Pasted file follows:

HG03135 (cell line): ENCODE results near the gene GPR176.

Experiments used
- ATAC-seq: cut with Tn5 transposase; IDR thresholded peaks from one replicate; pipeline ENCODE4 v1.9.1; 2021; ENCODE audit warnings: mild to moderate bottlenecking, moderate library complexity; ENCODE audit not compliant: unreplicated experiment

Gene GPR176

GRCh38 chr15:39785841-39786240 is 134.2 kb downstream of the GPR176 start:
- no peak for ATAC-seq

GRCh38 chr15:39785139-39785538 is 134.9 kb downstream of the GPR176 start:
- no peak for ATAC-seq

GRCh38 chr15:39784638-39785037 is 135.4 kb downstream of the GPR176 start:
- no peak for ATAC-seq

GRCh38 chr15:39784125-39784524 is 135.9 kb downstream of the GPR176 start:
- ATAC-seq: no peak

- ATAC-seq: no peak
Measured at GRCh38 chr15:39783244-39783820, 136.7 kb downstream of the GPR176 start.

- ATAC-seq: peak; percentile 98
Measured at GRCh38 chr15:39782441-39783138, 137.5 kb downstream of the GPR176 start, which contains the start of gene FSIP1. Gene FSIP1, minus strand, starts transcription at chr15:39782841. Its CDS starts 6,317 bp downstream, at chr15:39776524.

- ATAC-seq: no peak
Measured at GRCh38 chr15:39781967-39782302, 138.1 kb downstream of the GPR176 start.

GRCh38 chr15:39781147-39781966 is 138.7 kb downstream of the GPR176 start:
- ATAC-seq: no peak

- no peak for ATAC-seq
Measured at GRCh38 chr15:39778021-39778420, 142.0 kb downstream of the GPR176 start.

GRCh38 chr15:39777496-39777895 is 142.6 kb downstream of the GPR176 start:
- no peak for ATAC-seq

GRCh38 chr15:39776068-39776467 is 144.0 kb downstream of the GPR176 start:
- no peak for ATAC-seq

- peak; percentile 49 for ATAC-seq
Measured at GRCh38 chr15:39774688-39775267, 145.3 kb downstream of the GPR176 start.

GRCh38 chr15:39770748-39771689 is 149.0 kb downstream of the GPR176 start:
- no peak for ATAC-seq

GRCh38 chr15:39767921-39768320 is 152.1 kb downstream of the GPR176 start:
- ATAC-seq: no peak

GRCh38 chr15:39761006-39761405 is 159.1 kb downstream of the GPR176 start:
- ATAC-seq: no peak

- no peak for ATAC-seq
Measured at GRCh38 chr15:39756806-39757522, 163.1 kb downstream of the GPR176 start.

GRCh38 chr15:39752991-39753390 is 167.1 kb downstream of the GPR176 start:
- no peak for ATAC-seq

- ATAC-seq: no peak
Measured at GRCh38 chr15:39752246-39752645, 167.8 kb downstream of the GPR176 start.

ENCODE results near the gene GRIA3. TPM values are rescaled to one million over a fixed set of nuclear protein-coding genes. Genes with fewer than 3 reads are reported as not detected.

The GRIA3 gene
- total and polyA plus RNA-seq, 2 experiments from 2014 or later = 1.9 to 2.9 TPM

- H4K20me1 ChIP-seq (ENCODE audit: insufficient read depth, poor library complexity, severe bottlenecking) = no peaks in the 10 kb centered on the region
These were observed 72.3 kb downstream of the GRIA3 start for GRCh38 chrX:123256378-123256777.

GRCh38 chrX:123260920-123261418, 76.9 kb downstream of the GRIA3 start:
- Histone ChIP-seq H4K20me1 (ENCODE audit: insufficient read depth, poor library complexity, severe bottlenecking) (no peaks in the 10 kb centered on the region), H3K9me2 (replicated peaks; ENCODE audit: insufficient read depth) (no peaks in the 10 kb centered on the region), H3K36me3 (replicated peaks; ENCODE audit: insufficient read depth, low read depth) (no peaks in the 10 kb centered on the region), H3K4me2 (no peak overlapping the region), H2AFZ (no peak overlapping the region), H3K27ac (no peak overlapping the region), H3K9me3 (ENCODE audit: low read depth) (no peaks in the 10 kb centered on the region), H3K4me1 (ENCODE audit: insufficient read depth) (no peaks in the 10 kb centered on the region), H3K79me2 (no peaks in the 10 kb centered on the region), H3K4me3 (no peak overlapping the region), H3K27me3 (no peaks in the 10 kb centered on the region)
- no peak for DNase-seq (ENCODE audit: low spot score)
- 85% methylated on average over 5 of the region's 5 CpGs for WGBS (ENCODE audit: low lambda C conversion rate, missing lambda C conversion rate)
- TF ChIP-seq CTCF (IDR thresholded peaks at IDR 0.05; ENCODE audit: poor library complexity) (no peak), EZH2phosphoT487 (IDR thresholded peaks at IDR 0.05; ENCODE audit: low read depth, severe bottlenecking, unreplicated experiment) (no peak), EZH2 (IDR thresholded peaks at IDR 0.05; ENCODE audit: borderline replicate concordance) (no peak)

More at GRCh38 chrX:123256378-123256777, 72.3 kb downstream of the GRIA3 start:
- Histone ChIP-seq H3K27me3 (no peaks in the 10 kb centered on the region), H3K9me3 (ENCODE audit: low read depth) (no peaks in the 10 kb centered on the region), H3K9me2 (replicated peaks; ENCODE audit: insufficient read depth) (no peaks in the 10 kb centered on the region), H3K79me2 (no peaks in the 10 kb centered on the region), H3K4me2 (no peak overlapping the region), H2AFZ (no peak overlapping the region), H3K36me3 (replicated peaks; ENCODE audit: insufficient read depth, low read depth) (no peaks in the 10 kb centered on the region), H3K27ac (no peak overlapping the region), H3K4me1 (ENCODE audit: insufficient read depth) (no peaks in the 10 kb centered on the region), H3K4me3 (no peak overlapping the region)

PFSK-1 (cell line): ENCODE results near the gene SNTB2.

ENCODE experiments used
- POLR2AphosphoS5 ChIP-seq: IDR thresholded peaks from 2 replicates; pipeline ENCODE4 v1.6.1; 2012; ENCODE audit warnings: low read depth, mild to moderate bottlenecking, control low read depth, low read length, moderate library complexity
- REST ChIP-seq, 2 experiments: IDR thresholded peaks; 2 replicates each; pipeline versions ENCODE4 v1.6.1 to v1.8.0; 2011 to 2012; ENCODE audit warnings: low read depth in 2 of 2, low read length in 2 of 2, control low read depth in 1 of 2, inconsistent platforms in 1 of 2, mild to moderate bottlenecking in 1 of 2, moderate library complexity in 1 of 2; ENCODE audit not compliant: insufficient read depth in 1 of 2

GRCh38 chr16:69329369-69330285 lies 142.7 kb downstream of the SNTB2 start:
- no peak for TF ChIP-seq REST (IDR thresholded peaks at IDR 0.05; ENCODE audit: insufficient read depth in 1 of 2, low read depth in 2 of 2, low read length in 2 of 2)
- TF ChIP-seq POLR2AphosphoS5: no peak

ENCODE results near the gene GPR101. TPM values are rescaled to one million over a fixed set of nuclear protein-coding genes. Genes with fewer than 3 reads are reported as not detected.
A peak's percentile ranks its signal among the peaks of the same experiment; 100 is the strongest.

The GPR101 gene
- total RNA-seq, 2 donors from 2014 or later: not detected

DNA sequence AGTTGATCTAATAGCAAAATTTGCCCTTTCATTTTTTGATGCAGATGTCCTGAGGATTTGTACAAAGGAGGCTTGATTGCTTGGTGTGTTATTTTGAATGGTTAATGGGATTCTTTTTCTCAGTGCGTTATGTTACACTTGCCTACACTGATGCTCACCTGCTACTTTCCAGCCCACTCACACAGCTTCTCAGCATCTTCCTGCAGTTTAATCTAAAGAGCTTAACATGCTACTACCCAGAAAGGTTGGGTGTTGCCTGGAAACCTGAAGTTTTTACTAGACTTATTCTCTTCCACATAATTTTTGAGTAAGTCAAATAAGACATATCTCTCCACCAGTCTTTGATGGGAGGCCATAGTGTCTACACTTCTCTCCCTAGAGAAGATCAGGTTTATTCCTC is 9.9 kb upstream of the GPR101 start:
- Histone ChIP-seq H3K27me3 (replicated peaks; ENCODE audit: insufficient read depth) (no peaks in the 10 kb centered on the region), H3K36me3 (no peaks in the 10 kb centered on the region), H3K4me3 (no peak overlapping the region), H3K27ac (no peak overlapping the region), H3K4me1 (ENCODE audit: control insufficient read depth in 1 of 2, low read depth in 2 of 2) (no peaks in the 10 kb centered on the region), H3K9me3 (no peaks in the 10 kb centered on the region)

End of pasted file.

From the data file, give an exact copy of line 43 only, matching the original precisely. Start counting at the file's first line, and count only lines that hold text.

- total and polyA plus RNA-seq, 2 experiments from 2014 or later = 1.9 to 2.9 TPM